Targeted marketing is a strategy companies use to increase sales of a product or service. The theory is that the more times you see or interact with an advertisement, the more likely you are to purchase the advertised product.
But what happens when those strategies evolve from pushing electronics, clothes, and appliances? What happens when those strategies start pushing potentially dangerous and habit-forming medications?
According to a new study announced in the Journal of the American Medical Association (JAMA) Network Open and reported by CNN, there is a direct correlation between marketing efforts promoting opioids and fatal opioid-related overdoses.
The study found that for every 1,000 residents of an area, opioid prescribing rates soared more than 180%. One of the more shocking developments noted by researchers was the way in which pharmaceutical companies targeted physicians and the weight these exchanges carried.
Free lunches, speaking fees, and travel compensation—or what researchers called “marketing interactions”—were just some of the ways these pharmaceutical companies used their influence to generate more prescriptions. And that influx of prescriptions had dire consequences for its recipients.
Some analysis has the current opioid mortality rate at a level that is five times higher than it was 20 years ago through growth that has progressed in three stages. While there appeared to be a slower rate of increase from 2006 to 2014, opioid-related deaths have skyrocketed over the last five years.
That increase coincides with details uncovered by researchers who dug deep into the dollars spent promoting opioids.
Data obtained from the Centers of Medicare and Medicaid Services Open Payments database found pharmaceutical companies made 435,000 payments to more than 67,000 physicians across the country from August 2013 through December 2015. The collective sum of these payments exceeded a whopping $39 million.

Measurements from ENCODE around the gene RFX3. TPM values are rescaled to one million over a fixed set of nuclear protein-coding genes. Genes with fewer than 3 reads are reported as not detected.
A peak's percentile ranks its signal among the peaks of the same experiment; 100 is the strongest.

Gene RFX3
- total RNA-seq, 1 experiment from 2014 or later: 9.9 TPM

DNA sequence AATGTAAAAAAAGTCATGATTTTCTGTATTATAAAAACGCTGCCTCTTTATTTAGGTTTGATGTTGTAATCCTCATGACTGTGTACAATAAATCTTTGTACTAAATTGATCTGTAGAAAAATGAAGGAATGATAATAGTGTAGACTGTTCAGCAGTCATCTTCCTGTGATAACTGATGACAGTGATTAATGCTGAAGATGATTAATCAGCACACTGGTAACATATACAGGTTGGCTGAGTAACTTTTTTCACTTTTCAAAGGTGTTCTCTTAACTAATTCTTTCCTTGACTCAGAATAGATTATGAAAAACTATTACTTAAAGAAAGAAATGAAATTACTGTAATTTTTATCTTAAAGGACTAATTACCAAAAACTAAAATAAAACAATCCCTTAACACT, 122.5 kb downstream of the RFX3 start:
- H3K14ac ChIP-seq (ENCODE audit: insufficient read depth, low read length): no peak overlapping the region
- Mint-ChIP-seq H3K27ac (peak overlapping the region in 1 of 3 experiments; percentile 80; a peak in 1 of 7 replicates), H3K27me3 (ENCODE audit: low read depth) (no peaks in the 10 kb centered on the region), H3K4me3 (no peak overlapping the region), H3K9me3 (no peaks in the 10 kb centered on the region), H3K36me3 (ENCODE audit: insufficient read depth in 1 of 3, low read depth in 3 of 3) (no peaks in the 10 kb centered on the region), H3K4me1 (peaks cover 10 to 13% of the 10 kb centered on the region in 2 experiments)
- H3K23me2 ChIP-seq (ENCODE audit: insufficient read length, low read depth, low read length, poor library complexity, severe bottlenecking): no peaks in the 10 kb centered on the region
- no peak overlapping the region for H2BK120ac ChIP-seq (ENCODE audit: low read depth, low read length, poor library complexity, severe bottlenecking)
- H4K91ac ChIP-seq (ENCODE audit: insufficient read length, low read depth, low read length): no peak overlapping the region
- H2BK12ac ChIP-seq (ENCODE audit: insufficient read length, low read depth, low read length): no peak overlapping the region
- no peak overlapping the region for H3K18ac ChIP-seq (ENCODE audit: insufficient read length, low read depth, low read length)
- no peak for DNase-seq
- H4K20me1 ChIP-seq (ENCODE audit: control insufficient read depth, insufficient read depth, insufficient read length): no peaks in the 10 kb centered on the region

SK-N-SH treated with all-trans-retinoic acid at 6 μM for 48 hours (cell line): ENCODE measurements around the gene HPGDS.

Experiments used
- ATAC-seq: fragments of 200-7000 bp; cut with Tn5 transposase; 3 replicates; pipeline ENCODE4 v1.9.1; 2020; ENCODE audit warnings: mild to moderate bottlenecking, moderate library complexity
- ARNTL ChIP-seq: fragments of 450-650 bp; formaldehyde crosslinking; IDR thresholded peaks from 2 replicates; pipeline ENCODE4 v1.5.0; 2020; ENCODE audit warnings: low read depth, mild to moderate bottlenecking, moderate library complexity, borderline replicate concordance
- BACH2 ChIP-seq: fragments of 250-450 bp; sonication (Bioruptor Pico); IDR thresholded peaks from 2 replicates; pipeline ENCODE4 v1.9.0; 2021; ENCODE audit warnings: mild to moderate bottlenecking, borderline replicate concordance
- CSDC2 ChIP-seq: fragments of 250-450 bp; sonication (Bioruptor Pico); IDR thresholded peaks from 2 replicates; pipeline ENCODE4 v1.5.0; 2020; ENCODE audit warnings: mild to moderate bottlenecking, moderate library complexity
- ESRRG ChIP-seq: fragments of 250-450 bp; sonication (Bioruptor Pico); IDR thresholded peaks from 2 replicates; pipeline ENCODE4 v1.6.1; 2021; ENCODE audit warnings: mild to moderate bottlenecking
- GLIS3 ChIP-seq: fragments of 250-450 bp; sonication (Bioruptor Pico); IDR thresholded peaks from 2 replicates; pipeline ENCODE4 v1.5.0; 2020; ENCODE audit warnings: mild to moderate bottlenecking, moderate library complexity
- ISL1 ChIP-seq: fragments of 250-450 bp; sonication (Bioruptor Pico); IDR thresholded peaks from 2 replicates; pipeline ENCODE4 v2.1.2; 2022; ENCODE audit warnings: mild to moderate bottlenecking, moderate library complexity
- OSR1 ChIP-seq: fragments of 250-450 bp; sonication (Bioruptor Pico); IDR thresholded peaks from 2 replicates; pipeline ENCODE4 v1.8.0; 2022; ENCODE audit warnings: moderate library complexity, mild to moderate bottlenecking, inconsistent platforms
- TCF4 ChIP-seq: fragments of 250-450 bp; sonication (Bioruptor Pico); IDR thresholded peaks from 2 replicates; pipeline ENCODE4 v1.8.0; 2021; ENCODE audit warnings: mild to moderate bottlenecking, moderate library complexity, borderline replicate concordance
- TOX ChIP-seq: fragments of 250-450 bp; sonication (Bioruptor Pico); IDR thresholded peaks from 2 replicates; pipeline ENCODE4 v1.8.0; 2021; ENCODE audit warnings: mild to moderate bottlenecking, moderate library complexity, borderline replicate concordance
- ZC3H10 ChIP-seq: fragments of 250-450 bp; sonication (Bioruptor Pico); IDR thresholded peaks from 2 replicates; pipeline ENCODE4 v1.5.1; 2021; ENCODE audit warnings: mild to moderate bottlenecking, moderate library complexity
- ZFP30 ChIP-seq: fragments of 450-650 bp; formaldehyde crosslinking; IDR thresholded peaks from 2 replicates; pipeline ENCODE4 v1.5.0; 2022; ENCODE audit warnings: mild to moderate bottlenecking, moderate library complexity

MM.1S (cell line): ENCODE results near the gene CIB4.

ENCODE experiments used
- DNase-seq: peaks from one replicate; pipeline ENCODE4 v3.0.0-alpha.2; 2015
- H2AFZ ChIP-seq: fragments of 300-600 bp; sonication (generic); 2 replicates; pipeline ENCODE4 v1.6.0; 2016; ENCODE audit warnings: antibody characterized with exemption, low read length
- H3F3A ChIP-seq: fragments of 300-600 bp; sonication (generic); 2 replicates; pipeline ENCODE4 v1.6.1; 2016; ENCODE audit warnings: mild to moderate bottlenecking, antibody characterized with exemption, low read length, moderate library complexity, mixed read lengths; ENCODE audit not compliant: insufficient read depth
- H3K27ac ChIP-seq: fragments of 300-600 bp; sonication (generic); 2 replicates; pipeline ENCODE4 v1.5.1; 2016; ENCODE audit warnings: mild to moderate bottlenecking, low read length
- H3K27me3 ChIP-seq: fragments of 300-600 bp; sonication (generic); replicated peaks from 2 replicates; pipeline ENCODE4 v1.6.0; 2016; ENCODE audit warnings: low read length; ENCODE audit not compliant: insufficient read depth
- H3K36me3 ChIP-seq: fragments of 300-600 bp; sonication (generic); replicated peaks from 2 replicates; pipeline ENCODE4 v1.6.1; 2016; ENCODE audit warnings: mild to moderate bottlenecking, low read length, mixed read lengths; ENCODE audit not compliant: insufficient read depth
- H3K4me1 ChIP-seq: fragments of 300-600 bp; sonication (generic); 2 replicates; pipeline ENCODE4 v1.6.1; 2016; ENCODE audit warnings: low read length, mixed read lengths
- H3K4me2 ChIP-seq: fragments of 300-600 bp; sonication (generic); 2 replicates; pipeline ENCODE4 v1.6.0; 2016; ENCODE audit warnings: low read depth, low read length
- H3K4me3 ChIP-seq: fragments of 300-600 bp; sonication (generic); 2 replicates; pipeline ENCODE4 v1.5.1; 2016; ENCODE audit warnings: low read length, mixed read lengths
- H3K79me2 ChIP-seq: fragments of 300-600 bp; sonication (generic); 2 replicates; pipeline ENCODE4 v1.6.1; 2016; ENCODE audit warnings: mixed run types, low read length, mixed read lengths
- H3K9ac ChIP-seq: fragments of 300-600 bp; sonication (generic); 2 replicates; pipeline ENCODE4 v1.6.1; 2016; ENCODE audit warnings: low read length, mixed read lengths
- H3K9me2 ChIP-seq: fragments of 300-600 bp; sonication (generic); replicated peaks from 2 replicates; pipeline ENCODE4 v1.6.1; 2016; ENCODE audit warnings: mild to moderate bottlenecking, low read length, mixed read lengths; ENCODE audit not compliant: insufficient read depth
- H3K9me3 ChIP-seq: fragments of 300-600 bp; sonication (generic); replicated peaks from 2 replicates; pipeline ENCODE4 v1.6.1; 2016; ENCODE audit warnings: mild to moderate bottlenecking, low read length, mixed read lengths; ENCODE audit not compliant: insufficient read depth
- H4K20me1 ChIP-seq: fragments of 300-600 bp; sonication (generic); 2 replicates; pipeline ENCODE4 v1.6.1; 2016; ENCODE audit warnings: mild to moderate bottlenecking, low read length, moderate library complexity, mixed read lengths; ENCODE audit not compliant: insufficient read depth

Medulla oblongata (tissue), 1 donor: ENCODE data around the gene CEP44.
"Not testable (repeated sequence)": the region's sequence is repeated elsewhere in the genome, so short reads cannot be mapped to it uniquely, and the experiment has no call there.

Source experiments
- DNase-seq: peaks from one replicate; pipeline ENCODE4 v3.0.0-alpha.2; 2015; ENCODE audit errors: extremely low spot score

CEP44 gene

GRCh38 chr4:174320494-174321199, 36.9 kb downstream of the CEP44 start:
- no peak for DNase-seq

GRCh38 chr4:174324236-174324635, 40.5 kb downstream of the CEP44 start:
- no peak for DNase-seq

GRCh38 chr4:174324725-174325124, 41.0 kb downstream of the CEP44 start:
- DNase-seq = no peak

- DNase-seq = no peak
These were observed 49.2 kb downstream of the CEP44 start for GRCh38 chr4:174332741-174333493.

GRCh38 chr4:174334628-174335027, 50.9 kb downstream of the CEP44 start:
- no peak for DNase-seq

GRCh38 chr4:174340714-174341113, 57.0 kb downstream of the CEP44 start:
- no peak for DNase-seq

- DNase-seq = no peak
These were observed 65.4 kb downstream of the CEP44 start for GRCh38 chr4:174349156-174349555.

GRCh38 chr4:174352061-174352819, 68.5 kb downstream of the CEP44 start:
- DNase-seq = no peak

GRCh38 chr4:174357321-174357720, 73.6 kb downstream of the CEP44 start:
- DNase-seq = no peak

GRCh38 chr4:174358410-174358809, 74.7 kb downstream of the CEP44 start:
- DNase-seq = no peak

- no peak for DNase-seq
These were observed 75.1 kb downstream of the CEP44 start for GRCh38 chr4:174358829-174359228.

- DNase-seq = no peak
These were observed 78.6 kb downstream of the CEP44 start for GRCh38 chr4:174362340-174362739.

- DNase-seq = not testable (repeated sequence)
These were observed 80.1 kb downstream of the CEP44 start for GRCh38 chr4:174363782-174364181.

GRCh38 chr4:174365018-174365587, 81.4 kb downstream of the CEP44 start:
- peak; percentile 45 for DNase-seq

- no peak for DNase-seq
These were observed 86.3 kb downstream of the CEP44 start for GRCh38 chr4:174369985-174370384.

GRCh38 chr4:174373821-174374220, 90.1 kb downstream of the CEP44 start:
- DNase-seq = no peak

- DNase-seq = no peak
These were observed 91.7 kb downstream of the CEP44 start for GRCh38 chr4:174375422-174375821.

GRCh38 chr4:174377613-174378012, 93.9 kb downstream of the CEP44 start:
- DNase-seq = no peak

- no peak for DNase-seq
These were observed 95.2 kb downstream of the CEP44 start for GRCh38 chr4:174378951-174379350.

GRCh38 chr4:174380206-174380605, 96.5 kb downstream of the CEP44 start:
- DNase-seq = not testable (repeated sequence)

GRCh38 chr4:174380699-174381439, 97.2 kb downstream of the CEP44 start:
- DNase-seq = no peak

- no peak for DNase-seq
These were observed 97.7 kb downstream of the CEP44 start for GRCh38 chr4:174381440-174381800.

The groundbreaking study is the first of its kind to connect marketing spend from pharmaceutical companies with the number of opioid prescriptions and subsequent fatal overdoses.
The study’s lead author noted how something so seemingly innocent as a free $20 lunch, when compounded over time with multiple free lunches, can have a direct impact on a physician’s decision to prescribe opioids.
When evaluating for geographic patterns, researchers found the bulk of the marketing dollars directed toward doctors located in the Northeast, while efforts toward doctors in the Midwest were minimal. More specifically, doctors based in urban, metropolitan areas received the most marketing interactions.
Those targets make sense considering the demographics of your average metropolitan resident compared to that of someone who lives in a more rural area. Those people are more likely to have insurance that makes the prescriptions more affordable. Urban areas also generally have a higher number of per capita healthcare providers and hospitals.
Oddly enough, reports indicate that rural counties still had higher rates of prescribing opioids.
In 2017, the United States had more than 70,000 drug overdose deaths, of which opioids (both legal and illegal drugs) was among the leading causes. Overdose deaths related to prescription opioid use occurred in nearly a quarter of all overdose deaths in 2017.
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